This engagement with Brewer was a harbinger of the type of emotional attack Keating would encounter on the fundamentalist debate circuit. "He challenged me or I challenged him, I don't recollect," says Keating. But when the two men did debate, it was on Brewer's terms: at Calvary Baptist Chapel, where Mission to Catholics is headquartered; in front of his home congregation, with his minister as moderator; and using his format—45-minute presentations each, with Keating going first. The audience that night of June 24, 1986 was not what you would call evenly split. Of the 350 or so who attended, Keating estimates no more than 50 were Catholics.

Keating's presentation from the pulpit of the church touched on some of fundamentalism's weak points, emphasizing what he calls some of the more "egregious bloopers" of typical anti-Catholicism. "In retrospect," he wrote in his August 1986 newsletter, "I can't say whether most listeners were thinking about what I was saying or just marveling that a Catholic had no fangs." The audience was attentive and polite. From the front row Brewer listened without interrupting. It seemed to Keating perhaps he was getting through. When he concluded and traded places with his opponent, feeling a little guilty at having exceeded his time limit by five minutes, he was optimistic.

The feeling was short-lived. Brewer ascended the pulpit and, in true Baptist fire-and-brimstone fashion, began preaching against the Catholic Church. After several minutes of high-volume invective, someone behind Keating called out, "Amen, brother!" Soon Brewer's remarks were punctuated frequently by "Amens!" and "Hallelujahs!" He railed on. And on. "His screed was against the priesthood and the Eucharist," Keating says. "And it was really so vile that a priest who was in the audience got physically sick and had to leave the room." Brewer went on—the approving ejaculations from the congregation subsided—and on. The minister moderator made no move. Ninety minutes into his talk Keating's opponent had covered only three of his four announced topics, but several Catholics had had enough. They shouted him down. The moderator finally took Brewer's arm and pulled him from the pulpit.

Keating insisted on a few minutes to rebut some of his opponent's more bizarre charges (such as that Pius IX had three girlfriends while pope). "He [Brewer] spoke last and I was gathering my papers, and when I looked up there were scores of fundamentalists making their way toward me. I looked around to see if there was a place to dodge to. There wasn't, so I suppose I must have said a quick Act of Contrition. But then I realized they were all smiling and had their arms outstretched. And one after the next said, 'Thank you for not treating him the way he treated you.' I had a hundred or more crammed around me. I could see across the room at the far end my opponent was standing all by himself.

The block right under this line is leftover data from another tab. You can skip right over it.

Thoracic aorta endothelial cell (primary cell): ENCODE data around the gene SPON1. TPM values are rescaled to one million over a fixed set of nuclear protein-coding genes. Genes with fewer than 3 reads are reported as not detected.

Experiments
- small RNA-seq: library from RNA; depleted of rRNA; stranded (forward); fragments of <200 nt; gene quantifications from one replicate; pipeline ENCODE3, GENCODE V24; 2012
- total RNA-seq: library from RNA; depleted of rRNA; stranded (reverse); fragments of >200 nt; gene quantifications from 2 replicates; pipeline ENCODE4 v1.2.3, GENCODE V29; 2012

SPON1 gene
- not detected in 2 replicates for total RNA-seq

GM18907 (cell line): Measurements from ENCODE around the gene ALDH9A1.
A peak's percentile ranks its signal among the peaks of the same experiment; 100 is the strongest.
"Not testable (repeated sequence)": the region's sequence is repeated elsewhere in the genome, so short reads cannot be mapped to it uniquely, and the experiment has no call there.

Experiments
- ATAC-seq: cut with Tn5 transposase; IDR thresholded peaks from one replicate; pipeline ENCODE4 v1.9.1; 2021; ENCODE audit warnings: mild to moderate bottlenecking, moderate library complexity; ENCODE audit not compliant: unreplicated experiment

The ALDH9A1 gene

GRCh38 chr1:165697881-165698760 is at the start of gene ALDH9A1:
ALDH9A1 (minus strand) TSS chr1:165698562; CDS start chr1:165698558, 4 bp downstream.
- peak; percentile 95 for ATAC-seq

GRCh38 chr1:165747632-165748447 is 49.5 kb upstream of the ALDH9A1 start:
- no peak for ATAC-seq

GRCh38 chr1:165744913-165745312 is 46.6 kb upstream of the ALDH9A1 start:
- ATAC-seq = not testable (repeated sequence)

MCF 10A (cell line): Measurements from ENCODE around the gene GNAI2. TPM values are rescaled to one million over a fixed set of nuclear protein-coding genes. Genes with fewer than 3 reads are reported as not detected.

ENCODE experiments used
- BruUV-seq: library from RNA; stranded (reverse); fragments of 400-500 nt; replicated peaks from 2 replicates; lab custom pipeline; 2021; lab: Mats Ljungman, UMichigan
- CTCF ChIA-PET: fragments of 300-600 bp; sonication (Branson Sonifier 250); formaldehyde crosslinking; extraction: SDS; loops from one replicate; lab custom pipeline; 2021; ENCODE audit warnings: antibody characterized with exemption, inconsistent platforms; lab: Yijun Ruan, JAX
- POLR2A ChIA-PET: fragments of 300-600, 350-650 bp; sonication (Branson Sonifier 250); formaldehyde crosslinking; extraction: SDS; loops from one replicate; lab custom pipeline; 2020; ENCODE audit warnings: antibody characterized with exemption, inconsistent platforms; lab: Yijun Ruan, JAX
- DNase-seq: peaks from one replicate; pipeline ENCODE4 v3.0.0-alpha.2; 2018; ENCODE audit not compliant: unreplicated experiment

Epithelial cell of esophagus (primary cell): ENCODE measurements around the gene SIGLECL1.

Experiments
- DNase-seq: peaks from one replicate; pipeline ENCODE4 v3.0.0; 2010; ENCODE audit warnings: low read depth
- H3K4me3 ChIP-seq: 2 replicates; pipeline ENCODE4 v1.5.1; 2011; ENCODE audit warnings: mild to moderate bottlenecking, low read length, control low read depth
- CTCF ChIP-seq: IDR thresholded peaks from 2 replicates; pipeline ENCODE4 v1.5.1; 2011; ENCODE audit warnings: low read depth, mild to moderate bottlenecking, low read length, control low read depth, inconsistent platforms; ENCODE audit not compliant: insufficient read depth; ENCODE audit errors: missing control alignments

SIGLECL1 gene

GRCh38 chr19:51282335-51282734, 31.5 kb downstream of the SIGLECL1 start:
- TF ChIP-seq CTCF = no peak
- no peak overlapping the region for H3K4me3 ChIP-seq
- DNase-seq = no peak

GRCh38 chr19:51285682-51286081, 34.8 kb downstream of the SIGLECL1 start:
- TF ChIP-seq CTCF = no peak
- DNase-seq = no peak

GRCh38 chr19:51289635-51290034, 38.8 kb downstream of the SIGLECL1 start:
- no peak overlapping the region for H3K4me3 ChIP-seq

"Two years later I was in Los Angeles, in a church pacing the vestibule waiting for a talk to begin, and a man came up to me and said, 'I want to apologize to you, Mr. Keating.' I said, 'Whatever for? I don't think we've met.' He said, 'No, we haven't, but I was at the debate two years ago and I wanted to apologize for the way you were treated, the way your religion was mocked; but there were so many people around you I couldn't come up. I'm a Protestant but I'm not anti-Catholic. I want you to know that I consider you a brother Christian.'

"I was really moved that this man had seen a notice for this seminar in the newspaper and had come all the way over just to say that. It taught me a lesson—which I knew at the time of the first debate, but this underscored it—that charity is very important. And it's especially important for those of us who fall out of it a lot."

Keating's second debate in 1987 was against Peter Ruckman. (Ruckman's brand of fundamentalism holds that the King James version of the Bible is itself inspired and to use any other version or translation is grave error.) When the two men squared off, Keating remembers, "There was a man seated in the first row directly in front of Ruckman. When Ruckman spoke, the man held up a sign that said, 'Amen, brother.' When I would speak he'd flip the sign over and it said, 'Repent, sinner.'"

In the fall of 1989 Keating went toe-to-toe with Jose Ventilacion, a minister for Iglesia ni Cristo ("Church of Christ" in Tagalog, a Philippine dialect) before 3,000 Iglesia members and perhaps 500 Christians packed into a sweltering high school gymnasium. Iglesia is a true cult, according to Keating, because of the psychological control exerted over its predominantly Filipino members. Its leaders spend more time debunking Christianity than explaining Iglesia's own positions.